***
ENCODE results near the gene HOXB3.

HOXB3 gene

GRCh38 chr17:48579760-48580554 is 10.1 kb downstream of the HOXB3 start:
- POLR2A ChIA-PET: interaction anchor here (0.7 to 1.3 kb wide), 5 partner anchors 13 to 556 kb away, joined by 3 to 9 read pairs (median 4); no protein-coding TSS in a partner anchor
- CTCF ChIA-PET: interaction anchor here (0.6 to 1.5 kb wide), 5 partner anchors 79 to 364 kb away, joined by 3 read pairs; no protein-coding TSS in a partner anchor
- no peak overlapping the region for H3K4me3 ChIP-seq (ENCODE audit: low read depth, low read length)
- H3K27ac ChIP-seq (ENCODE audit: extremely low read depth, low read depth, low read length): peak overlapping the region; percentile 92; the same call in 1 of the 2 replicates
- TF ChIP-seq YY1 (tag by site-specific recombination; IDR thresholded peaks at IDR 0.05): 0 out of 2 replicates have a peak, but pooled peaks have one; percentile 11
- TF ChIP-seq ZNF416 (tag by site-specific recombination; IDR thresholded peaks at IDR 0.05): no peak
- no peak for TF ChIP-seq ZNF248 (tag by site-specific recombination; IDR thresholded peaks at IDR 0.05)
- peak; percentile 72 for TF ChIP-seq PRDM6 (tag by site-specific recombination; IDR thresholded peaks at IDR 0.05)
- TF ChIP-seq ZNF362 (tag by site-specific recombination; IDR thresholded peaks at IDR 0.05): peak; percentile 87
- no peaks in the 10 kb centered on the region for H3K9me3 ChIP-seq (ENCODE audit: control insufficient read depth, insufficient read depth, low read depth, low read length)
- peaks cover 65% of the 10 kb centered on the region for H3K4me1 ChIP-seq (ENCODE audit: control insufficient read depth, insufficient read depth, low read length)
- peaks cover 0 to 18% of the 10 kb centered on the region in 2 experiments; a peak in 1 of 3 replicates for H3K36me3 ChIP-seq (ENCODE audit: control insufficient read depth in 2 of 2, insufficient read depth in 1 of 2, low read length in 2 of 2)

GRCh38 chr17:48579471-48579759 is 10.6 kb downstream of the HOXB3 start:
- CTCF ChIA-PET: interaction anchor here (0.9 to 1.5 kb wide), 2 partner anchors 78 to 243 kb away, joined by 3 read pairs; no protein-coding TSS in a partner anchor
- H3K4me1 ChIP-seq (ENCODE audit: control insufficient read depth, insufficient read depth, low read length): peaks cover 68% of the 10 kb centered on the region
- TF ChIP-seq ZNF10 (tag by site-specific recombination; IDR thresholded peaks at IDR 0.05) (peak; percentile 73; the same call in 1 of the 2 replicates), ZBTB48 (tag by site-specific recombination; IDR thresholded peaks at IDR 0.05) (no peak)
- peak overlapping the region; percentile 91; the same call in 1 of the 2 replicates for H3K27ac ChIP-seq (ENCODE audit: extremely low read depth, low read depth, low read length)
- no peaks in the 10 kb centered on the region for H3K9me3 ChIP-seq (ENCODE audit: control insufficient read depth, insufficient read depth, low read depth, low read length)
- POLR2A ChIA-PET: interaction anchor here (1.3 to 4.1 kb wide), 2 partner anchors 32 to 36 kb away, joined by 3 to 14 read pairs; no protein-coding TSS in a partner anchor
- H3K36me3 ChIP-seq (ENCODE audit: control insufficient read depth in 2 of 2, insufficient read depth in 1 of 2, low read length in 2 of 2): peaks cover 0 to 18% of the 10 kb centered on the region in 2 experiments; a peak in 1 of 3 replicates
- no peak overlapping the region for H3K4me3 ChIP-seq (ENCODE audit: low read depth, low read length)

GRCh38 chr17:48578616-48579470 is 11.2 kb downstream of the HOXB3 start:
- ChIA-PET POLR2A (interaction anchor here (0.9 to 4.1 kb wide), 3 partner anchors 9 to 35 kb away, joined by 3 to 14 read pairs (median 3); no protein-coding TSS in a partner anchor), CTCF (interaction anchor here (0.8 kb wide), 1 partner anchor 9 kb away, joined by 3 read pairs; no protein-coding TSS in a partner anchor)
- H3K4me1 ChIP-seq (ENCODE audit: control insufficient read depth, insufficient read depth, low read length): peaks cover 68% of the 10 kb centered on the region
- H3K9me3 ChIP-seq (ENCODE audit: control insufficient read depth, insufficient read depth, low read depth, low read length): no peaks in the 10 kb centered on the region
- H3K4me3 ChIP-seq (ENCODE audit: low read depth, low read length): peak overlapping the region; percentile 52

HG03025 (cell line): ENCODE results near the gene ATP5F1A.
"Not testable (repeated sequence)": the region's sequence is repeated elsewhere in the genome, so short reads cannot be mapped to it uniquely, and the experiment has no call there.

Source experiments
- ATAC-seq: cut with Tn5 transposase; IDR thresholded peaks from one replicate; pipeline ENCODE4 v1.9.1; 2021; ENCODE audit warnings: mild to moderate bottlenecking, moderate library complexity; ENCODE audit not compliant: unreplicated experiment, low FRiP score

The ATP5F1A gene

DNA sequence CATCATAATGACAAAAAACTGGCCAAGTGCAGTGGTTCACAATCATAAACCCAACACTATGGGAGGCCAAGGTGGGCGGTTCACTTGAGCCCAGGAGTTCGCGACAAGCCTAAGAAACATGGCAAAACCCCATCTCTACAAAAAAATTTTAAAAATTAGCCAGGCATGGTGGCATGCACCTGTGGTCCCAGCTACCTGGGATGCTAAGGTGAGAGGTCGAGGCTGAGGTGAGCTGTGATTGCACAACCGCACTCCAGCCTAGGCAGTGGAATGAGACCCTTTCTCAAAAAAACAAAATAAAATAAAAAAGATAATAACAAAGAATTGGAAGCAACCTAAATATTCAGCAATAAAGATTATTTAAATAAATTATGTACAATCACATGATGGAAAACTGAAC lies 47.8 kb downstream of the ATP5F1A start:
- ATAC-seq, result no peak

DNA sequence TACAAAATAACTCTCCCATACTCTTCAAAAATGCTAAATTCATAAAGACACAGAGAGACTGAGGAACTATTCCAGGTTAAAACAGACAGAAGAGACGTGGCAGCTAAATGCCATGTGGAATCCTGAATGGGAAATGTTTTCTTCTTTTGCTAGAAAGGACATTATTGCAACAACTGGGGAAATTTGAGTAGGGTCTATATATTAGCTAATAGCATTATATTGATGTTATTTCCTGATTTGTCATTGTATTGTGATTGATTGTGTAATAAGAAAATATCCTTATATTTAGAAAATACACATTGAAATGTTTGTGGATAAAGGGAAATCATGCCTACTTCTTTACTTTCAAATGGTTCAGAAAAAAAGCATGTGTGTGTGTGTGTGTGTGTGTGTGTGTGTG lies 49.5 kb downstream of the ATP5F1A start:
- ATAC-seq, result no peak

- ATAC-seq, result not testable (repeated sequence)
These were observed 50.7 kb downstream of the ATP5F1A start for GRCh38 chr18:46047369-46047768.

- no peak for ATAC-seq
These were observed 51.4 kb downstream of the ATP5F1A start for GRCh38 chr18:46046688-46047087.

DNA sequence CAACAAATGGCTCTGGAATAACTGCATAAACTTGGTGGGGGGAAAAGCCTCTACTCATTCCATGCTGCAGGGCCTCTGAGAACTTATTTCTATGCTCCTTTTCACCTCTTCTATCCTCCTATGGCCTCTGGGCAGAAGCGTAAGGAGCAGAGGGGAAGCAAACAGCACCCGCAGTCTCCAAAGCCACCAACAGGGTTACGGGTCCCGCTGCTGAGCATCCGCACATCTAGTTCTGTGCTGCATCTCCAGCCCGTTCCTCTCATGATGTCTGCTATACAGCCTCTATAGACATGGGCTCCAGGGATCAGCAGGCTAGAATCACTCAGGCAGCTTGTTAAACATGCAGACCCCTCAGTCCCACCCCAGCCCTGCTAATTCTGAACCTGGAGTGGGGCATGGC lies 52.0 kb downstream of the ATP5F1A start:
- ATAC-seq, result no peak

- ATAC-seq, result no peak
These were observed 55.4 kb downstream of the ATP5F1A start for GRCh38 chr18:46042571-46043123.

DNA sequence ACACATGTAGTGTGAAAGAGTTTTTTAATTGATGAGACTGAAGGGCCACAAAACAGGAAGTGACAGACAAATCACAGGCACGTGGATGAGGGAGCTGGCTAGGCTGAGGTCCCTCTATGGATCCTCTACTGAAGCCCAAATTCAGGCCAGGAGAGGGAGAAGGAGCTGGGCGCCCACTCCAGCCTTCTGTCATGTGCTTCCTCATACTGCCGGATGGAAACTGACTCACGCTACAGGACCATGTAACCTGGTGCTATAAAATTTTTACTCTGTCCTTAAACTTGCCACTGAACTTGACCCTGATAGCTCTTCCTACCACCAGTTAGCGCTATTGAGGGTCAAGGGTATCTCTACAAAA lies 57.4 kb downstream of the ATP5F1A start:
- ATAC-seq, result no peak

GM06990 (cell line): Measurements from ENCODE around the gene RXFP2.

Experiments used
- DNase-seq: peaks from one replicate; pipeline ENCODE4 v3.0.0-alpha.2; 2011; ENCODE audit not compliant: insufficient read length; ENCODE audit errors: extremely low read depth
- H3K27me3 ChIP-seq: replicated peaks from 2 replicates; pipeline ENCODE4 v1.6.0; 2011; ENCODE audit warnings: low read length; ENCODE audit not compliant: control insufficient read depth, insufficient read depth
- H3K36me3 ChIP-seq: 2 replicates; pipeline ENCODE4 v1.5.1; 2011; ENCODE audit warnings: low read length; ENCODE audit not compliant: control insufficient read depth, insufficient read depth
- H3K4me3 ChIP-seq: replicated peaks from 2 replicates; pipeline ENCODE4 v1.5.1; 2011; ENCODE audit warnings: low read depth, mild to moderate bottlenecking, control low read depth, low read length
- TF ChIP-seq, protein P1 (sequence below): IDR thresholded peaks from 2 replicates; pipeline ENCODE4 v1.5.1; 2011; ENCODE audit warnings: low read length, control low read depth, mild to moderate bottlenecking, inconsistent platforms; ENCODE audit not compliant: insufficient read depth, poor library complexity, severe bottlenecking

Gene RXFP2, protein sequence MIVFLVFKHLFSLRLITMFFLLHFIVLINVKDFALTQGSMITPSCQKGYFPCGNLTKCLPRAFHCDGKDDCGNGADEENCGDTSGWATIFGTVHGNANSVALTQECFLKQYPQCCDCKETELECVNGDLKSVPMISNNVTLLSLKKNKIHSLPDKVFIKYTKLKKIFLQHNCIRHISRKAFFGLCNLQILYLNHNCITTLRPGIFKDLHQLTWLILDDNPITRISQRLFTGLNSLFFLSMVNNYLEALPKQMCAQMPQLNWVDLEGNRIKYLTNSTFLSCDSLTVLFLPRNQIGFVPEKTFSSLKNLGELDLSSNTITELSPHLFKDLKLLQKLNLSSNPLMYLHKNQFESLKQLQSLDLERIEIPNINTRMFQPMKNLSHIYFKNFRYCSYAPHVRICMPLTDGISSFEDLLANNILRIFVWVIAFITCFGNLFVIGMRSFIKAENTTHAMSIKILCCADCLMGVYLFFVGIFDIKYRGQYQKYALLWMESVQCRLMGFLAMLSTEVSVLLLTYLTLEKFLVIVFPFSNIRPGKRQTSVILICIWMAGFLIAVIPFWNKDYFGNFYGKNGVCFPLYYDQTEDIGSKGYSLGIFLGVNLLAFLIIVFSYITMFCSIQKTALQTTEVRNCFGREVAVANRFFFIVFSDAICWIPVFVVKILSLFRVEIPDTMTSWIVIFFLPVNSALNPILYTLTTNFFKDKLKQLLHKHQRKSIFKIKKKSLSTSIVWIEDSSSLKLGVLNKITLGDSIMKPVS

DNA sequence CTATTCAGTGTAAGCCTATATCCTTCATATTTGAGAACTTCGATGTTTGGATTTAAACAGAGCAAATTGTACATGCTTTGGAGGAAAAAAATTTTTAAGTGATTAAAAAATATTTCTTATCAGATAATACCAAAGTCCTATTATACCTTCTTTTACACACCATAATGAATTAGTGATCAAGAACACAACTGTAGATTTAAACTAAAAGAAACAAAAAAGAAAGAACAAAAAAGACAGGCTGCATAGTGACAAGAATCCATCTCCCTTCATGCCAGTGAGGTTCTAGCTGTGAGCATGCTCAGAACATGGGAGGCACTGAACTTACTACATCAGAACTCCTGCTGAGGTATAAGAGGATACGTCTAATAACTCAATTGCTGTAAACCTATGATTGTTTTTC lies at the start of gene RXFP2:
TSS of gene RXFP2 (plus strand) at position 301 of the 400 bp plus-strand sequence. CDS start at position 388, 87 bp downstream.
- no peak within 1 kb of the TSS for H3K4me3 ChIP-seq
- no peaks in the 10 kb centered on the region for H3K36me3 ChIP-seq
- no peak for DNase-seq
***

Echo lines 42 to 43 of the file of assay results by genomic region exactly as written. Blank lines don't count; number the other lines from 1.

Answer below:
These were observed 51.4 kb downstream of the ATP5F1A start for GRCh38 chr18:46046688-46047087.

DNA sequence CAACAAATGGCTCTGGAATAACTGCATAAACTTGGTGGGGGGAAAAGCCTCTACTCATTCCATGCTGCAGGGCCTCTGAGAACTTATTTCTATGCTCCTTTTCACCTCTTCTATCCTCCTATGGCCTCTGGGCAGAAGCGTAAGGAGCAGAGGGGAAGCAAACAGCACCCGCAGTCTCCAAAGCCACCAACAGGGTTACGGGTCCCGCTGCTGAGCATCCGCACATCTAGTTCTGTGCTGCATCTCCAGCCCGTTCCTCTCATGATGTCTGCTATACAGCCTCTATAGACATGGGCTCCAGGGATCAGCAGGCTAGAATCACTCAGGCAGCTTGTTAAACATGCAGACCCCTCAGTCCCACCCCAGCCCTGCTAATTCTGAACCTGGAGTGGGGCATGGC lies 52.0 kb downstream of the ATP5F1A start: